Brad Warner reminds us how the social-media sausage gets made:
Yet I don’t look at those articles and think, “Now there is a passionate writer speaking truth to power!” Rather, I remember that offer I got seven or eight years ago and I assume I’m looking at the words of a writer a lot like me, struggling to pay the bills through the only kind of work they know how to do, trying desperately to get as many clicks and likes and shares as possible to make sure they get paid for this one.
This is why I can’t take most of what I read these days at face value. Because I know how the game of being a professional writer is played. I play it myself. I have to. I know that one of the most abused professions right now is that of being a writer. Few of us are in a position to speak out about it. We’re too busy just trying to stay afloat in the situation these new practices have placed us in.
Hitler sells. Horror sells. Sex sells. Put that together to create the image of real life as a horror movie starring a sex-crazed Adolf Hitler, and you’ve got an article that might to be shared enough times for you to afford to eat this month.
…I’m trying not to become similarly cynical about life itself. And the only way to do that, that I can come up with is to leave those problems the media wants me to freak out about aside and focus instead on what’s right in front of me. Being hyper-aware of problems I can do nothing to solve never brought me any joy, nor did it ever make the slightest difference in those problems.
While moving into this new site, I spent a week or so down in the HTML-basement fixing as much as I could of the linkrot and code-decay that had accumulated over a decade-plus of writing online and a few template changes. After reading all those old posts and looking at all those old links, I came away with the strong impression that in the early part of this decade, pre-Great Awokening, there seemed to be a lot more interesting variety to be found. Google used to have a “blogsearch” function that I would use each day to see where I could find some new, interesting site I’d never seen before. Social media hadn’t yet converged into the monolithic Mall of America that it’s become now, with a couple-dozen big-box content providers and the 24-hour reality show known as Twitter, where psychotic freaks compete to see who can grab fifteen seconds of viral fame before being hunted down by a roving outrage mob. There was a middle ground where independent blogs and unique voices flourished, and I drew a lot of my inspiration from there.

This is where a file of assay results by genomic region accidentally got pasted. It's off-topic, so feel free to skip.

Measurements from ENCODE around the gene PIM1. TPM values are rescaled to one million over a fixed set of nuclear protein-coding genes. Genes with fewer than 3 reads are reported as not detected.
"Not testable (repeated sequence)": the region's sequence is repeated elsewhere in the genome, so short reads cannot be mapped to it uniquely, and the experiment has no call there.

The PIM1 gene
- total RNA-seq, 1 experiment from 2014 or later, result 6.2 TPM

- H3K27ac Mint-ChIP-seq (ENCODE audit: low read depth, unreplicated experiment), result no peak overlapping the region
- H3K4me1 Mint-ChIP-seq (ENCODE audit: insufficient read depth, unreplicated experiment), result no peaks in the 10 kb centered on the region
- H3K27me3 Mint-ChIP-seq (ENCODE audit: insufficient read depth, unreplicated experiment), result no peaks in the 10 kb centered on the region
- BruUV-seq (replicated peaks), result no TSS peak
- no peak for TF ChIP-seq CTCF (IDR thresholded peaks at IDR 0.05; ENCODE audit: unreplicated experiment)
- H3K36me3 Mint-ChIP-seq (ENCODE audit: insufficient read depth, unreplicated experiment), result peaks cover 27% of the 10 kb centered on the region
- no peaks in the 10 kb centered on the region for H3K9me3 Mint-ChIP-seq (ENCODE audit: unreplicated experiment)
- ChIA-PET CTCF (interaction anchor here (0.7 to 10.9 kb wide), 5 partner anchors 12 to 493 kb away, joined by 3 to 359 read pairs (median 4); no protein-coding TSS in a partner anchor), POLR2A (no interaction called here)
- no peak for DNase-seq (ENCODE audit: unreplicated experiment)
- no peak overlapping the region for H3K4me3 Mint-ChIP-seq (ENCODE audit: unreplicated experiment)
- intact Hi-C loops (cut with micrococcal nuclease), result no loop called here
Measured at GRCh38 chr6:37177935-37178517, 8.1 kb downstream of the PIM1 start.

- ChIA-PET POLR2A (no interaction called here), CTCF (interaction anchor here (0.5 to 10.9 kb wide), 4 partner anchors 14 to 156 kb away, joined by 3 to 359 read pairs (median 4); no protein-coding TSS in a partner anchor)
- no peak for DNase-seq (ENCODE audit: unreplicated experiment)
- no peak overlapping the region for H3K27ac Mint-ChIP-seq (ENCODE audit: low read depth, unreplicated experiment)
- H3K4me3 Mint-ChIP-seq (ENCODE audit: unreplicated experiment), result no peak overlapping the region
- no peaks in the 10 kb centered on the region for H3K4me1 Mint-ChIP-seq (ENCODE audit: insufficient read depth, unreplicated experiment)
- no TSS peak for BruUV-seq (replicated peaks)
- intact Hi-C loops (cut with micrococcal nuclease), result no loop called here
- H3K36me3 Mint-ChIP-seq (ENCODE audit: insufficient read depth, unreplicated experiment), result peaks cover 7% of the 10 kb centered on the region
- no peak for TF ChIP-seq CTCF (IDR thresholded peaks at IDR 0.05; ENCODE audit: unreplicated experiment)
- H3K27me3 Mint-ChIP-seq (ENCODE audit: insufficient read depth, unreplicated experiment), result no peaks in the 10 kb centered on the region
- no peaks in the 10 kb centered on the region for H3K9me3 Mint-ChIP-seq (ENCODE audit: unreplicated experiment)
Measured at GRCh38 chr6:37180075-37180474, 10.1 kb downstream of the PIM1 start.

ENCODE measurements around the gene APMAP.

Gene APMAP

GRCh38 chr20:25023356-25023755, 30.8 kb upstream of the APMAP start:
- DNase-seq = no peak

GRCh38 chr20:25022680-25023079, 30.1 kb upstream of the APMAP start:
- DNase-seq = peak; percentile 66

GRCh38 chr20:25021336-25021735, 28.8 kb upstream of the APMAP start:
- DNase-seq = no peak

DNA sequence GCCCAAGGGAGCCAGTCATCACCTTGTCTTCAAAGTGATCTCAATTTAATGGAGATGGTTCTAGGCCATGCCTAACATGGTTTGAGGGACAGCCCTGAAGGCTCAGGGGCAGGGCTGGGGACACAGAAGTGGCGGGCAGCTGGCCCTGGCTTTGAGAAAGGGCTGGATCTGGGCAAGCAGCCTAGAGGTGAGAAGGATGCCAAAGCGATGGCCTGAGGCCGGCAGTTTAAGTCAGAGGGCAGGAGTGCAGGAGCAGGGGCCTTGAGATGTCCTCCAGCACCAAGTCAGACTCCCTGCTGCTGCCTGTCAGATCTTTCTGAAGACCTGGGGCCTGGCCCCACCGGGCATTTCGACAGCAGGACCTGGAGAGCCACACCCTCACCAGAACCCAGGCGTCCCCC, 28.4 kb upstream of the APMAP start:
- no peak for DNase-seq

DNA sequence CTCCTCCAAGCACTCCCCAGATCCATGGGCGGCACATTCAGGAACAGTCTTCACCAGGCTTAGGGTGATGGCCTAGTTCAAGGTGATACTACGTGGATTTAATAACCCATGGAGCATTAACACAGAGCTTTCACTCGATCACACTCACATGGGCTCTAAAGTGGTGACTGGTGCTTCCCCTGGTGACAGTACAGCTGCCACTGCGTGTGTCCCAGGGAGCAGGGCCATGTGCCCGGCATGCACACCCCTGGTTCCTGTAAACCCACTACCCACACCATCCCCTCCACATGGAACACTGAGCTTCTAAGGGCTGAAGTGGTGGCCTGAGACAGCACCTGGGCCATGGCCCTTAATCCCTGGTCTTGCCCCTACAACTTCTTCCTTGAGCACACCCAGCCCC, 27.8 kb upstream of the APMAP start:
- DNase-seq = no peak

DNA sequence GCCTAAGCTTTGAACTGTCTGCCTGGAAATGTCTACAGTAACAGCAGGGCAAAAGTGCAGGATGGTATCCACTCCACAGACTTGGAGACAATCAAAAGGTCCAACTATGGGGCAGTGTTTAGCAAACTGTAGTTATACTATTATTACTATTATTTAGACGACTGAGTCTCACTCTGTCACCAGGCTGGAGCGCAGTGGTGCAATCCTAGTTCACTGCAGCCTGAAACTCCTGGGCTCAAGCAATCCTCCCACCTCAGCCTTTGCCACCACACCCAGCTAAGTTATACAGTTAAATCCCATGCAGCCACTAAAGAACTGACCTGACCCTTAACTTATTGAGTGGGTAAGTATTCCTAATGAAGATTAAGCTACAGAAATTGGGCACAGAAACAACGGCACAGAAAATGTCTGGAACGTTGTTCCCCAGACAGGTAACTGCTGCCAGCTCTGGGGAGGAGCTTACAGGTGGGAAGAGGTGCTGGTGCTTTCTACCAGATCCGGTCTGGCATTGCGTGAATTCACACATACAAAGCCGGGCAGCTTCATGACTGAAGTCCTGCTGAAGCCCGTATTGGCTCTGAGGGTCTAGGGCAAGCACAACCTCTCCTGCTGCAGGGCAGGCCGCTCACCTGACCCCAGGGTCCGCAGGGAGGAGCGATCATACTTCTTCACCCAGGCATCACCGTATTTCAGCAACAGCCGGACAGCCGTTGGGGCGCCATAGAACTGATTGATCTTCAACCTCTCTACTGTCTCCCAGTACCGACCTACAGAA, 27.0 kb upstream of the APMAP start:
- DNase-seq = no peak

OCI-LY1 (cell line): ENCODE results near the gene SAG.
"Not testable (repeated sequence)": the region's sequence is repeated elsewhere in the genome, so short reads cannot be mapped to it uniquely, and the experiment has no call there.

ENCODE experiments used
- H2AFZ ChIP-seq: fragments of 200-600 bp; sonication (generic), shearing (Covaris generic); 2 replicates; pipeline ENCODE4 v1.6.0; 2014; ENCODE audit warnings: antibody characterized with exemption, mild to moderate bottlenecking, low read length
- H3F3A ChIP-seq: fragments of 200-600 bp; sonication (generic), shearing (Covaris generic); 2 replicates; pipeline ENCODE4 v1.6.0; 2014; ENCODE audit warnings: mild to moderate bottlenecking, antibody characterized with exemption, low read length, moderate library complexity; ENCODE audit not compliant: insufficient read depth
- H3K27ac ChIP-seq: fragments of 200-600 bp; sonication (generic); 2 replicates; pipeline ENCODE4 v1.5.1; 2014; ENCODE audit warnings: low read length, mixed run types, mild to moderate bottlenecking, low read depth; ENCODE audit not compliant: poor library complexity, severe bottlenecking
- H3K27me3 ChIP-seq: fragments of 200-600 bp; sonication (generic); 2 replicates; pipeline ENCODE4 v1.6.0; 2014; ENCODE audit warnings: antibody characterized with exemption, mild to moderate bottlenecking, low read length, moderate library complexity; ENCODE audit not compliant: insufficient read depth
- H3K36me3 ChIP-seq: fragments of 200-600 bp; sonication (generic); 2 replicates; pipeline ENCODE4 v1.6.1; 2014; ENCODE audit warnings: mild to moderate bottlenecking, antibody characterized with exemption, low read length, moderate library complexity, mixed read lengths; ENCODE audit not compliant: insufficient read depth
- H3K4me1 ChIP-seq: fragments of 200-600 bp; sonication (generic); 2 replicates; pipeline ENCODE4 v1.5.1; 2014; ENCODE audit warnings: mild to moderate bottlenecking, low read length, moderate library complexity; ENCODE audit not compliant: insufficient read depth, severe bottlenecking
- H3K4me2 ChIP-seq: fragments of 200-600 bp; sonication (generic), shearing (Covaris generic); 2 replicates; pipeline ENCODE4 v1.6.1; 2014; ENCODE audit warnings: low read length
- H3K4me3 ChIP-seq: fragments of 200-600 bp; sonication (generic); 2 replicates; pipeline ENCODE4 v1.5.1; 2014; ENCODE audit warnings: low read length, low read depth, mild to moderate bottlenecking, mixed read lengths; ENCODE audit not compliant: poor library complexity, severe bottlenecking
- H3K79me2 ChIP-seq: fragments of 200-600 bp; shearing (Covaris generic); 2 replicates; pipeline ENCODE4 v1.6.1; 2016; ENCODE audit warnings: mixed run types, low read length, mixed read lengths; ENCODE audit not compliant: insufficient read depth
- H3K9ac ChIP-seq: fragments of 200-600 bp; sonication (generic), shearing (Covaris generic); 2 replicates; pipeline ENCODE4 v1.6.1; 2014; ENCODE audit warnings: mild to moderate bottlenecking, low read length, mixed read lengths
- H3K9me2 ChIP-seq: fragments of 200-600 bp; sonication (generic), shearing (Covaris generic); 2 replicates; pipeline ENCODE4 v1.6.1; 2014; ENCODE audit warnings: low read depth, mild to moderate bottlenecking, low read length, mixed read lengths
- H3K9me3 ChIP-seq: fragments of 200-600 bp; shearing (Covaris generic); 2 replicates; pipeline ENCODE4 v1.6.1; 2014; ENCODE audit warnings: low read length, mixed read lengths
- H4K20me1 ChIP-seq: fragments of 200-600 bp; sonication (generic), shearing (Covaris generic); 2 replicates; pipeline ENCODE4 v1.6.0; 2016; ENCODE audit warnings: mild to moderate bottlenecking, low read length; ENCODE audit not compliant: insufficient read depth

In the blog era, it was known as “nutpicking” — the practice of finding the most extreme, unhinged statement on the outgroup’s side of the web and holding it up for ridicule. And while some bloggers made a popular shtick out of it, it was also considered bad form to a certain extent, like hitting below the belt. Now, that’s almost all there is. Nonstop harvesting of nuts like squirrels preparing for winter. Even people I think of as mostly sane and judicious, like Cathy Young, spend far too much time magnifying and amplifying obnoxious trash from obnoxious people that should really be passed over in disgusted silence. But it’s no fun being disgusted by yourself, in silence, when you can perform your disgust for reward. And intellectual bacteria don’t care how they get passed from host to host, so long as they do. All of this creates the bedlam that we see now. At some point, people who truly want things to change are going to have to understand that there’s no fighting it from within. Urging people to only share worthwhile content is as futile as urging people to not feed the trolls. The structural format of social media is not going to be “hacked” in service to nuance and depth. As the doom-metal troubadour Scott Weinrich sang, “Look at those around you/ Find your better way.” Find it and stick to it. Refuse to feed the social-media Moloch with your energy. Be a better example for whoever is willing to pay attention.
It’s hard, though. I’ve been struggling uphill toward that goal for a few years now, and it doesn’t get easier. Inertia, laziness, the gravitational pull of my own limited talent, they all work against me. It’s so much easier to make a quick wisecrack about the fresh hell du jour than to quietly read hundreds of pages, waiting for the illuminating flash in that one line or passage that heralds a brainstorm. Not that I have anything against jokes, of course. Some things are just funny, and sometimes we just need to laugh at the absurdity of it all. It’s just that, as with anything that’s too easy, complacency is sure to follow. Sometimes I laugh at myself, turning my hobby, of all things, into yet another exertion requiring new reserves of discipline. But then I remember it could always be worse — I could be trying to make a living as a writer and find myself up against the same social and economic pressure that has already turned so many others into pathetic hacks chumming the waters with clickbait. Integrity is quiet and undemonstrative, but it’s always worth the isolation and hard work.